I love the fact that we have a national holiday dedicated to thankfulness. I appreciate that the Thanksgiving holiday is tied to our early history, but doesn’t it also remind us to be generally thankful? I don’t know about you, but I appreciate the reminder.
Having said that, this particular Thanksgiving season has been more challenging than many. In our country we’ve experienced violence and natural disaster that have left many devastated. The nonprofit Gun Violence Archive, which tracks mass shootings in the United States, has tracked 307 mass shootings in the U.S. as of Nov. 5, the day of the massacre at Sutherland Springs First Baptist Church. Nov. 5 was the 310th day of the year – that’s nearly one mass shooting a day in 2017 in our country. More than 13,000 people have died from gun-related violence so far this year and nearly 27,000 others have been injured. That’s many empty seats at a great many tables.
Add to that the natural disasters we have experienced – Hurricanes Harvey, Irma, Katia, Maria. Thousands are still reeling from the effects of those storms. In Puerto Rico, only 51% of the electricity grid is generating power, and thousands still have no access to drinking water or telecommunications. How do these families find it in their hearts to celebrate?
We are challenged to find new meaning in this day of Thanksgiving, in which many find it difficult simply to keep going. We know that meaning gives us hope and purpose – as Nietzsche wrote “he who has a why to live for can bear almost any how.”
When the events of our life have meaning for us, we can believe that something good will come out of the pain we suffer, even if we don’t see it yet.
So where can we find the meaning that makes all the difference, that can even be the basis for gratitude in times of trouble? We all search for a roadmap that will help us here.
Traditionally, it is God that we thank, for blessings, for abundance, for family and health. When God is a bestower of blessings, it’s easy and indeed natural to be thankful. I am healthy, my kids are doing well, all is right with my world.
What if things change? How do I say thank you to a God who let my child be murdered, my family be destroyed, my home be burned to the ground? This is where our conversations with the Divine falter.
I recently came across an article from the New York Times, captioned“ With So Much Sadness, What Is There To Be Thankful For?” That is the question the author asks–how do we go on, how do we find meaning and hope when so much seems to be falling apart?
The article tells the story of Sherri Pomeroy, the wife of the pastor of Sutherland Springs First Baptist, who every year prepares a thanksgiving meal for her small congregation. In the past she enjoyed the help of her daughter, Annabelle, who will not be there this year. Along with at least 25 others, Annabelle, age 14, was killed in the massacre on Nov. 5. There were many empty chairs at that Thanksgiving celebration.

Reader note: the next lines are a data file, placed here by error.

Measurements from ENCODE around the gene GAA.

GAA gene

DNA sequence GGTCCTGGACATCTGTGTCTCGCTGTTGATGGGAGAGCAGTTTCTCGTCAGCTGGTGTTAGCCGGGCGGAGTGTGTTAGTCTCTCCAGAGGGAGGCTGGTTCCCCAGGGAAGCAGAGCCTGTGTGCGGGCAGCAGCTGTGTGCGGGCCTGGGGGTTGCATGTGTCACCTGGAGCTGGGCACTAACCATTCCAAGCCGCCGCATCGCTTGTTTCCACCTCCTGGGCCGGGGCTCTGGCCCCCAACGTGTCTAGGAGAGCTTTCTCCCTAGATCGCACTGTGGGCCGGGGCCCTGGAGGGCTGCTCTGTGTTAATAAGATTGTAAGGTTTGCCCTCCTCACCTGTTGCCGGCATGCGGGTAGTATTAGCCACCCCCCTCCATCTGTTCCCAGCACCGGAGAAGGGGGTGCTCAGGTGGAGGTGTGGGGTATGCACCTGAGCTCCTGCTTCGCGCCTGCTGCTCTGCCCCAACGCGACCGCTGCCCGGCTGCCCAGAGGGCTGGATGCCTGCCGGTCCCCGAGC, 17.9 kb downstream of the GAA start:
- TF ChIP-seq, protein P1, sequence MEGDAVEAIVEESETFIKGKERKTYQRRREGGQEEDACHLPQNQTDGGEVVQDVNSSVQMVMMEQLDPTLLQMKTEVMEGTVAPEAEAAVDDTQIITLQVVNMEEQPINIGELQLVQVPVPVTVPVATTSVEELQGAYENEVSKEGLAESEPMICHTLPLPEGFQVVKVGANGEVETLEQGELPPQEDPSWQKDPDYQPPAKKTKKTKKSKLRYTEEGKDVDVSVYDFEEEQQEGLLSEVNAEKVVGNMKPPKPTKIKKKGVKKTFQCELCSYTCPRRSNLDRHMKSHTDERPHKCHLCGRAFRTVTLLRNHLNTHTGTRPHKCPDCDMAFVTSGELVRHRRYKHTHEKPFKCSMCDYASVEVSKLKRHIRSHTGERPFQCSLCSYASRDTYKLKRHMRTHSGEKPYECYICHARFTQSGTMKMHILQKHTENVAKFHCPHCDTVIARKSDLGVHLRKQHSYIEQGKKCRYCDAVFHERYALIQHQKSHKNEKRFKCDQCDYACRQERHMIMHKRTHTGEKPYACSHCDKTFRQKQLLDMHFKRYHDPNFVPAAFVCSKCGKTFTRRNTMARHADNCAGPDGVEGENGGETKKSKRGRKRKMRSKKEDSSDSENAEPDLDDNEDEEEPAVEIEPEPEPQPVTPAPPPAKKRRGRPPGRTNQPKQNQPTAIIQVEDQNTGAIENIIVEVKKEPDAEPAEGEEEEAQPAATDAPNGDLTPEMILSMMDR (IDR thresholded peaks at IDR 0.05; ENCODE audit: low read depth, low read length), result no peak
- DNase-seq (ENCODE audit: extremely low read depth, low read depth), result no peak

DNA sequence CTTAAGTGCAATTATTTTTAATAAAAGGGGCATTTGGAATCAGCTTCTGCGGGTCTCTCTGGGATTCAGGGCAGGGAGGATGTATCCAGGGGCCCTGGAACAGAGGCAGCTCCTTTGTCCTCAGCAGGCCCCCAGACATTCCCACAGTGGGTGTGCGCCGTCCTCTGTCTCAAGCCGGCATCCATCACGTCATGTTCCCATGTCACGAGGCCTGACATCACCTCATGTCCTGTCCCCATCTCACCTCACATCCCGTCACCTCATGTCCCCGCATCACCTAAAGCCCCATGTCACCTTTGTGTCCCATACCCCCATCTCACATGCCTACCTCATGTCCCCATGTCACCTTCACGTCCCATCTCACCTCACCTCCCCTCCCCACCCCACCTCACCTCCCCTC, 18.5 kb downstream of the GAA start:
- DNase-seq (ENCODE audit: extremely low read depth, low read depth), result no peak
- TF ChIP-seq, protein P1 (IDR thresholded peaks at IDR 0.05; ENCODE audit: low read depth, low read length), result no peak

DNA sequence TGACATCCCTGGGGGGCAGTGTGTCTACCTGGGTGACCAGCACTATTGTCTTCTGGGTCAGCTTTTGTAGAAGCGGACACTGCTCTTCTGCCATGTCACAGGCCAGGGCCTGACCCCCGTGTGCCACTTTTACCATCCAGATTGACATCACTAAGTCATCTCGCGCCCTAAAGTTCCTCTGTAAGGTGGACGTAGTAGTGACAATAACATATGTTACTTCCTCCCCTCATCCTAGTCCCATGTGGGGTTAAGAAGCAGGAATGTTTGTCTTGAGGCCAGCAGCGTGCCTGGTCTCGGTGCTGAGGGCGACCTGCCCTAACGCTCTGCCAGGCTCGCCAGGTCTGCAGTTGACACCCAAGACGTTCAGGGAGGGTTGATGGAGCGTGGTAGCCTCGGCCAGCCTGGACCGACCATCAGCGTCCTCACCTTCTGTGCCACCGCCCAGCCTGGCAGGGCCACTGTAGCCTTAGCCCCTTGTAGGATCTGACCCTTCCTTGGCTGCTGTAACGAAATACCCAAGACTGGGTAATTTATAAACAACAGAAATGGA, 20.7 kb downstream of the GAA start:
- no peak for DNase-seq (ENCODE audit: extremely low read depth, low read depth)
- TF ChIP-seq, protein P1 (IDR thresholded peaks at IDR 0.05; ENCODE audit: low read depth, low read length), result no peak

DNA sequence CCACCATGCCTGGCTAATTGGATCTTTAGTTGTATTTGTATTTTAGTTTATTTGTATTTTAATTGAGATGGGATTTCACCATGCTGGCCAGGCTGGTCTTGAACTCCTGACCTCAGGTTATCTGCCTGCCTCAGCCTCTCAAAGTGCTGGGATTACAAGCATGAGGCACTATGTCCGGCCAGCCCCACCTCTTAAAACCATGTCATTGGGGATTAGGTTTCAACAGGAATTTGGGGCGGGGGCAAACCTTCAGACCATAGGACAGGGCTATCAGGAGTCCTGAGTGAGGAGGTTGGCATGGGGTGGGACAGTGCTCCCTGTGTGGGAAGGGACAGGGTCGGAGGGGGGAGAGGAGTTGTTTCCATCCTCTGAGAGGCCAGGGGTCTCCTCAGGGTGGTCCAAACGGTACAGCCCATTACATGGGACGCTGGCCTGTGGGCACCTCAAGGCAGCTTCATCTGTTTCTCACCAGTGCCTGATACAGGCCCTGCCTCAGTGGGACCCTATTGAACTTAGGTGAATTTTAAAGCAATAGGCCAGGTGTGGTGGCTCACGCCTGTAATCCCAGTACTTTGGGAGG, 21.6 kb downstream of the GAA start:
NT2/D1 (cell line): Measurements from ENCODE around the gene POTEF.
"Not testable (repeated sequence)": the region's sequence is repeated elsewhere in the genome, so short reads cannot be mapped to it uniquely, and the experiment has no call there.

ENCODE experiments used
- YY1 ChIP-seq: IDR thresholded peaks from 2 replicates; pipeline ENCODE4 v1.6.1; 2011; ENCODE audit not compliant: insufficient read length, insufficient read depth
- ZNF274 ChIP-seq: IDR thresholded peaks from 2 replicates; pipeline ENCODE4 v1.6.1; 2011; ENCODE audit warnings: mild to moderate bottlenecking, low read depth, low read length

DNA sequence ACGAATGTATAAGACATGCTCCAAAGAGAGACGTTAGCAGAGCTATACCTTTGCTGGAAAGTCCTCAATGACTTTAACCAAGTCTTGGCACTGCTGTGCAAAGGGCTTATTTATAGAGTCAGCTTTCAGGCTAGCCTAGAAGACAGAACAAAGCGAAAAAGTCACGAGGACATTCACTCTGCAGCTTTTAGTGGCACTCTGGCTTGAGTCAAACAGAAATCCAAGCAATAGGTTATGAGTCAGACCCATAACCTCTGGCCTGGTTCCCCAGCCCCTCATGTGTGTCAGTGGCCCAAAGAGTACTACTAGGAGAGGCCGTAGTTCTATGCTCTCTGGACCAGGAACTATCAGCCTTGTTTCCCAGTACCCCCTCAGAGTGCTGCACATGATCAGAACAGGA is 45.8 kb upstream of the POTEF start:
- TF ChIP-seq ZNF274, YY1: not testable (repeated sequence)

Ms. Pomeroy said “There is so much sadness. Not only do you not know how to function in society, you just don’t even know what to say to God anymore.”
What do you say to a God who has let the unspeakable loose? After a lifetime of worshiping a God of goodness and bounty, perhaps you don’t even have the language. Thank you for what? Maybe you don’t even recognize this God anymore.
Despite being so adrift, Ms. Pomeroy got up on Thanksgiving morning and fixed 10 turkeys with all the trimmings. She said “I just know I’m not going to dishonor them by giving up. Because then their lives would be in vain. Or their deaths would be in vain.”
She found meaning in honoring her friends.
The article also tells of Lance Miller, whose sister Hannah Ahlers was killed in the Las Vegas shooting on October 1, 2017. He says she loved preparing a huge Thanksgiving meal for her three kids, and having the family over. After 21 years in the military, Mr. Miller moved close to his sister’s family some months before the shooting, and he’s glad he’s there now to help her family. He says“ We’re here to help them. I know it’s going to be hard.”
The children of Neysa Tonks, also killed in the Las Vegas shooting, were asked how they wanted to spend the Thanksgiving holiday. They said “together.” They sat close in the living room, wearing shirts with her name on the sleeve. Ms. Tonks’ sister, Mynda Smith, made the Thanksgiving meal and over 30 people showed up – family and strangers who through the events of the shooting had become family.
Ms. Smith said “you learn to appreciate the people who surround you so much more. Since the shooting, we’ve said “you have to find light. You have to find the beauty. It’s out there. Darkness is so strong, but light is stronger.”
Yes, it is.
Many felt that even though it was so difficult to contemplate a holiday without their loved one, they needed a holiday of Thanksgiving more than ever. Life goes on – we go on. Even in the midst of indescribable pain and loss, our purpose becomes clear when we can look past our pain and extend a hand to lift up someone else.
We find meaning in each other, in our connection to each other. As British Pakistani novelist Nadeem Aslan said “Pull a thread here and you’ll find it’s attached to the rest of the world.” We are all connected.
Ms. Smith learned that the light is stronger than darkness. Where does the light come from? It comes from us, from you, turning a stranger into a friend.
This Thanksgiving gives us the chance to find new meaning and new reasons for gratitude. In a world in which life is tenuous and our world can change in an instant, we can celebrate the truth that doesn’t change. Our connection to each other, our opportunity to help and be helped, to find new meaning together, never changes. Maybe we focus our gratitude there, and celebrate together. May your holidays be blessed with the love of family and friends.